Of God and His Creatures

It does not follow from this that human perfection is perfect self-realisation, in the sense of every power being realised to the utmost. The powers of man are many, not all of equally high quality. The utmost realisation of one might and would interfere with the realisation of another: the baser might be brought out to the loss of nobler and better: the perfection of man is a harmony of powers, which implies both use and restraint of them severally according to the excellence of their several functions. In man, much must be left in potentiality, if the best actuality that he is capable of is to be realised. In an orchestra, where every instrument played (or brayed) continuously at its loudest, the result would be din indescribable, a maximum of noise with a minimum of music. Perfection is actuality up to standard. In a finite nature, the standard imposes limitations, according to the Aristotelian canon of the golden mean, a canon not framed for the infinite.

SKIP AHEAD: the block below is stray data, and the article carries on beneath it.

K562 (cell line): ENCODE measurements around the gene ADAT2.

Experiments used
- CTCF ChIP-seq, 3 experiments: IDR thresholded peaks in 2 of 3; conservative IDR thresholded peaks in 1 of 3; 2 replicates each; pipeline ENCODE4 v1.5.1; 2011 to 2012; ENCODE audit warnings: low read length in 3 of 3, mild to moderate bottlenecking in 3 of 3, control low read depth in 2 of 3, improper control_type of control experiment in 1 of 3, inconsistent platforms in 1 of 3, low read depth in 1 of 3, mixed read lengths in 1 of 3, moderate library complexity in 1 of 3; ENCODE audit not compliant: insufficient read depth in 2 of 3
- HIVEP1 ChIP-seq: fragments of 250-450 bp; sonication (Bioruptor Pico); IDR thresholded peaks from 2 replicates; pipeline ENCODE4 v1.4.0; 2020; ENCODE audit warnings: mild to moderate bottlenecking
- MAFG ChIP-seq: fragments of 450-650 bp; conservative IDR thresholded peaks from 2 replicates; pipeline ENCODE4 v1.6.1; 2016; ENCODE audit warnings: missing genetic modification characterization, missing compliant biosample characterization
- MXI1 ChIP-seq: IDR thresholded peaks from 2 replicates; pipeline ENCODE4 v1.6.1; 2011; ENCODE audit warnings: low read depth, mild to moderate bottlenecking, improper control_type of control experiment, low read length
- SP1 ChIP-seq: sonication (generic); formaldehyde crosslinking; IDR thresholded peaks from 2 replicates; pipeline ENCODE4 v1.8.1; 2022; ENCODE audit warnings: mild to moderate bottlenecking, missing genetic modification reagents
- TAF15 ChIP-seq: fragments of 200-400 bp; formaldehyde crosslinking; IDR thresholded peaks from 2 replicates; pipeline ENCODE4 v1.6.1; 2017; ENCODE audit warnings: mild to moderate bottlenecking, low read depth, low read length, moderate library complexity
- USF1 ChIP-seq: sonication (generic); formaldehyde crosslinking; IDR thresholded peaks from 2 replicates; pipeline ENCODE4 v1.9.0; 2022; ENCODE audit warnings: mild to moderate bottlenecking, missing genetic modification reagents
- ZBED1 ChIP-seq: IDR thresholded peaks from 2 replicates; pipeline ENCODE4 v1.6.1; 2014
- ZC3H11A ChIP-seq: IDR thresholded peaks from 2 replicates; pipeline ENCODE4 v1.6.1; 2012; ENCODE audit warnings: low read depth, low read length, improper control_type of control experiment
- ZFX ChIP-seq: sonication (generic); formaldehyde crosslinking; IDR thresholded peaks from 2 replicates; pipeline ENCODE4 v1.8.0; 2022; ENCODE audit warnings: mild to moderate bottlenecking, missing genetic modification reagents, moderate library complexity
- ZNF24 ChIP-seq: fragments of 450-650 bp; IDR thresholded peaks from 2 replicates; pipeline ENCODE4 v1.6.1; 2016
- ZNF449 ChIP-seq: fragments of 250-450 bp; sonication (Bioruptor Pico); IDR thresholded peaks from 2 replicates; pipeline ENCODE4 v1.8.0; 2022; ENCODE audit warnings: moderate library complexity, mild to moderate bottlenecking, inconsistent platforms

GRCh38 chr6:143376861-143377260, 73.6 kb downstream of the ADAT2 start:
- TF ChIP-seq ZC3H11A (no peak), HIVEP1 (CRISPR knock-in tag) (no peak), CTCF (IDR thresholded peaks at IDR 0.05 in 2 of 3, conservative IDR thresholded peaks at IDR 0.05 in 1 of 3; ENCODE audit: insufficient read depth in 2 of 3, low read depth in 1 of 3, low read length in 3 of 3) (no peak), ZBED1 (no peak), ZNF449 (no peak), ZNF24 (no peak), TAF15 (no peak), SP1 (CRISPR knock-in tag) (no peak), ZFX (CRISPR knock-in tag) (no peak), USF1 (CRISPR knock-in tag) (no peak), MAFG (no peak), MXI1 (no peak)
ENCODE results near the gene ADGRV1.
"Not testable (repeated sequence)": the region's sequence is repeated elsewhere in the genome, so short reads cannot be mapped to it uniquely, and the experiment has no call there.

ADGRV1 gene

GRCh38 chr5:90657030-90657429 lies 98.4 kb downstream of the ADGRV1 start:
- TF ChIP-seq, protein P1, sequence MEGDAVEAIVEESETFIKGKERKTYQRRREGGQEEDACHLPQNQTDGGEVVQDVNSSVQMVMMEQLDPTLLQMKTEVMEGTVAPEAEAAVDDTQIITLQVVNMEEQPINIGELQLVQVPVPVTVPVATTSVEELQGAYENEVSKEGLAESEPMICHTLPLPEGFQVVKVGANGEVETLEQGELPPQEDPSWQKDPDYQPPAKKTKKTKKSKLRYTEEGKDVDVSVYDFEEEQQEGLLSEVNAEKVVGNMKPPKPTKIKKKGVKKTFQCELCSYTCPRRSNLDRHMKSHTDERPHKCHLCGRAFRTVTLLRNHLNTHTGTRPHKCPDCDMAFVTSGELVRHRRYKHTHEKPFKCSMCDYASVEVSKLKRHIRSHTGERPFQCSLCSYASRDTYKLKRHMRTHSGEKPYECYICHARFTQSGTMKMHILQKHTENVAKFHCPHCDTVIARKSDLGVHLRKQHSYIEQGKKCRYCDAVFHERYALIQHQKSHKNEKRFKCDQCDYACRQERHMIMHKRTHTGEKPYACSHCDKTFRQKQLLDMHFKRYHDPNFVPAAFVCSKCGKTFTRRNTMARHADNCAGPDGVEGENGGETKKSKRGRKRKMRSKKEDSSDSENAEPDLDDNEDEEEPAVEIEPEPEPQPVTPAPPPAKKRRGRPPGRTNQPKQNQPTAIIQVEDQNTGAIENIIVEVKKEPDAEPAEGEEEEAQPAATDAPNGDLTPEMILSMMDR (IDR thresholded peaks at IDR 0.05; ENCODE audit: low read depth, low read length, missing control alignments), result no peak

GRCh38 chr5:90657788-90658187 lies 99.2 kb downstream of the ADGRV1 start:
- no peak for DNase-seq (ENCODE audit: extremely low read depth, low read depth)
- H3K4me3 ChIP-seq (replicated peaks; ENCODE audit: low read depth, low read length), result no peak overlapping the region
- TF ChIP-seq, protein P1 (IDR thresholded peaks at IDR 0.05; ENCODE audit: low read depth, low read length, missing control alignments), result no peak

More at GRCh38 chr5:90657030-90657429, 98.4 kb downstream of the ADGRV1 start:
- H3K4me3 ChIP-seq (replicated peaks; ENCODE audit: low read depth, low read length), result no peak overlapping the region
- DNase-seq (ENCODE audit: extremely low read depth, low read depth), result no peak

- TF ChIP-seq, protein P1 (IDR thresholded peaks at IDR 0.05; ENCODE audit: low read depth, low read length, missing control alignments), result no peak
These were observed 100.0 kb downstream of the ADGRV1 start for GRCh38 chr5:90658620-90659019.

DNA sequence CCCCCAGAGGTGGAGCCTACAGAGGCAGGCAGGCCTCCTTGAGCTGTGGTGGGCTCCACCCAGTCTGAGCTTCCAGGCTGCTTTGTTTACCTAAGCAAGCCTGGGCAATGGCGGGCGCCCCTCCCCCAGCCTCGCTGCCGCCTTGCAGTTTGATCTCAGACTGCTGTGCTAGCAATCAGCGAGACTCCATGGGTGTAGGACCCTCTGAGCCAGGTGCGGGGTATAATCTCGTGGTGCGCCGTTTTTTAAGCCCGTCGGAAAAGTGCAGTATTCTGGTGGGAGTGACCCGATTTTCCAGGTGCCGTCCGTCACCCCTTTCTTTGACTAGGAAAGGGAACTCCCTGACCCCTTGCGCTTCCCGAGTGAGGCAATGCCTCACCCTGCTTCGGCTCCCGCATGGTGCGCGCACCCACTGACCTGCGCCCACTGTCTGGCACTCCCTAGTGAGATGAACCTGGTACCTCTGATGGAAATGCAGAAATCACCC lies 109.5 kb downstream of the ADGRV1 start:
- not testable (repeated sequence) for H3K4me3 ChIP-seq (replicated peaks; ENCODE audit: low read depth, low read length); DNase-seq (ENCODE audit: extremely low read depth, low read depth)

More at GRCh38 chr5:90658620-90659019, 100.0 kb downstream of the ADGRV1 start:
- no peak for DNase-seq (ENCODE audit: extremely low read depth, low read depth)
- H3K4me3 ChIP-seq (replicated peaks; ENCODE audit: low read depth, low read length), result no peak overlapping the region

Of God and His Creatures: 1.28